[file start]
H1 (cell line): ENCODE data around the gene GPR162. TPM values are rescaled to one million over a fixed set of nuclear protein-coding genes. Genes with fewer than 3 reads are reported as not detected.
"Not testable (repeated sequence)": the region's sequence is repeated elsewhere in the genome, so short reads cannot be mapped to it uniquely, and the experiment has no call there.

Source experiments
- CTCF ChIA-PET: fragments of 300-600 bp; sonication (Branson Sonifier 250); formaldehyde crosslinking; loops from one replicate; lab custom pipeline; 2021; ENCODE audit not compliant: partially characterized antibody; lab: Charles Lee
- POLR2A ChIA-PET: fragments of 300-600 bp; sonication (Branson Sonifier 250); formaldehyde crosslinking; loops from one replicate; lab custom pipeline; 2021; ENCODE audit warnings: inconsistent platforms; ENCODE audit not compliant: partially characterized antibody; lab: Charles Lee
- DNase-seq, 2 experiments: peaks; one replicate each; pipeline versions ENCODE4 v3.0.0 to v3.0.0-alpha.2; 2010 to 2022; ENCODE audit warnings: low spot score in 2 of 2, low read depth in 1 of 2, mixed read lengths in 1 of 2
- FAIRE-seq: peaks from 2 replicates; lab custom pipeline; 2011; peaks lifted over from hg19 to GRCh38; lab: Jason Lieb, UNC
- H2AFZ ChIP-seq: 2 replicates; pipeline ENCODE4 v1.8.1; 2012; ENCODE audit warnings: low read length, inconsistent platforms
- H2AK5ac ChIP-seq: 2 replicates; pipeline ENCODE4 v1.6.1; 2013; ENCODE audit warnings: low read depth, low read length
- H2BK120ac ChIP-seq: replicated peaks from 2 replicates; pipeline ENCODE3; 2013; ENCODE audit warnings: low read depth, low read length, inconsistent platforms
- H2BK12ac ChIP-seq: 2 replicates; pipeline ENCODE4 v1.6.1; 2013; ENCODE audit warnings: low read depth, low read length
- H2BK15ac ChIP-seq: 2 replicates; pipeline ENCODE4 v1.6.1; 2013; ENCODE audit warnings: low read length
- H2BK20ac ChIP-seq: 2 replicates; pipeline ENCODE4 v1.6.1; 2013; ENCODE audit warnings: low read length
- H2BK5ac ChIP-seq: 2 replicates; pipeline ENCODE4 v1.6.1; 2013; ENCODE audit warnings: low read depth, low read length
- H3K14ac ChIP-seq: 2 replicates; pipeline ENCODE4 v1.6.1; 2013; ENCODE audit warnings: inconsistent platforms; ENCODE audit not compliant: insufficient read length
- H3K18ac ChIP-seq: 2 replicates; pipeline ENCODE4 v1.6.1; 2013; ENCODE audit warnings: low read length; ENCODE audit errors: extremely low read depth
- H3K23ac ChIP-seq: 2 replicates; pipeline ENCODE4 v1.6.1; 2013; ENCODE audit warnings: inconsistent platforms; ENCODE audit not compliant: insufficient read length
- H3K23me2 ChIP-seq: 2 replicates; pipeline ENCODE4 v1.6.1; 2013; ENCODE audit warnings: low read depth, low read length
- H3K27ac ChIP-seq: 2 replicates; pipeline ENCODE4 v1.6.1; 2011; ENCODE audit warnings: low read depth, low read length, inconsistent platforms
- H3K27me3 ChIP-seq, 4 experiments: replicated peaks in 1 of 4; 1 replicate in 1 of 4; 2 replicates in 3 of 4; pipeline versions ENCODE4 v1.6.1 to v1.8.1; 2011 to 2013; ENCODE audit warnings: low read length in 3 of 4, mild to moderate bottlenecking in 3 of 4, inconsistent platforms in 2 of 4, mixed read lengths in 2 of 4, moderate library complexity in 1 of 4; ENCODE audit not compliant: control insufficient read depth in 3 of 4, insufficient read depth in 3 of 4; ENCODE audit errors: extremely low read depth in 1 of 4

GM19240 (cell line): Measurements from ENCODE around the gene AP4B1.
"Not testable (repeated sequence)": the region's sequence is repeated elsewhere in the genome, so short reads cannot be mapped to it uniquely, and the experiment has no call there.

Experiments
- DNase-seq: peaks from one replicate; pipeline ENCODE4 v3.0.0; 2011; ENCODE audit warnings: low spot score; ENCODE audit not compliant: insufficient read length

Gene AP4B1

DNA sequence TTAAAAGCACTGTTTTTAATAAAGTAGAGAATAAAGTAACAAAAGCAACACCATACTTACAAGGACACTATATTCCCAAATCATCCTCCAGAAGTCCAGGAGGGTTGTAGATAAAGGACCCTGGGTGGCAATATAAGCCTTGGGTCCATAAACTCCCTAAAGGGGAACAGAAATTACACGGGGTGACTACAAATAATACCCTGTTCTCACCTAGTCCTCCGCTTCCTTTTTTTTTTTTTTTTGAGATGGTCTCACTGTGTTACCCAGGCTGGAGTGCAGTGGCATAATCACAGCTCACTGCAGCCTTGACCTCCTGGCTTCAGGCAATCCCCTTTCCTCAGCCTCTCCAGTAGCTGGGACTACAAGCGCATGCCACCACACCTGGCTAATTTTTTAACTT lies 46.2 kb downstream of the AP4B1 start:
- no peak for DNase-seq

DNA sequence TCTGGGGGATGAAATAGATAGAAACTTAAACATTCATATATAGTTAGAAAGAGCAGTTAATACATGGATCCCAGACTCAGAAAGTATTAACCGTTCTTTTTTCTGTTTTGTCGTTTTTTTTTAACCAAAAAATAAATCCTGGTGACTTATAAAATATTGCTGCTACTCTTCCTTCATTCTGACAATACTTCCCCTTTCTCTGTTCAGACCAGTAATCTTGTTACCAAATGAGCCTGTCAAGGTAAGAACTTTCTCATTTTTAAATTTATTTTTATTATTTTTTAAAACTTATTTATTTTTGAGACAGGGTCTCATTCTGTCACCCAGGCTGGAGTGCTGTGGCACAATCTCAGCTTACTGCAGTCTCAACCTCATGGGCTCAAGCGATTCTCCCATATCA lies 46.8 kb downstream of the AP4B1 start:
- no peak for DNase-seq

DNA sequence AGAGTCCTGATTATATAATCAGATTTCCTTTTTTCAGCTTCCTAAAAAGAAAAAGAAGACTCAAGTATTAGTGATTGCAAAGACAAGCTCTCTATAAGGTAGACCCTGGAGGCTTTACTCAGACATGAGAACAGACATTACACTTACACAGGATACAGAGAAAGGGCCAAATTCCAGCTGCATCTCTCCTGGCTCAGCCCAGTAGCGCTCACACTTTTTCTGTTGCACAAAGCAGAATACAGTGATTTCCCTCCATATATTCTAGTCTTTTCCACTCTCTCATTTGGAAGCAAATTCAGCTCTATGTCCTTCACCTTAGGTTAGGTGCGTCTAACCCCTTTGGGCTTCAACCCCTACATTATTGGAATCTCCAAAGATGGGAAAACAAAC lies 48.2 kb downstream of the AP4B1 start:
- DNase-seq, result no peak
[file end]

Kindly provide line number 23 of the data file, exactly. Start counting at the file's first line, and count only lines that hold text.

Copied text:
Experiments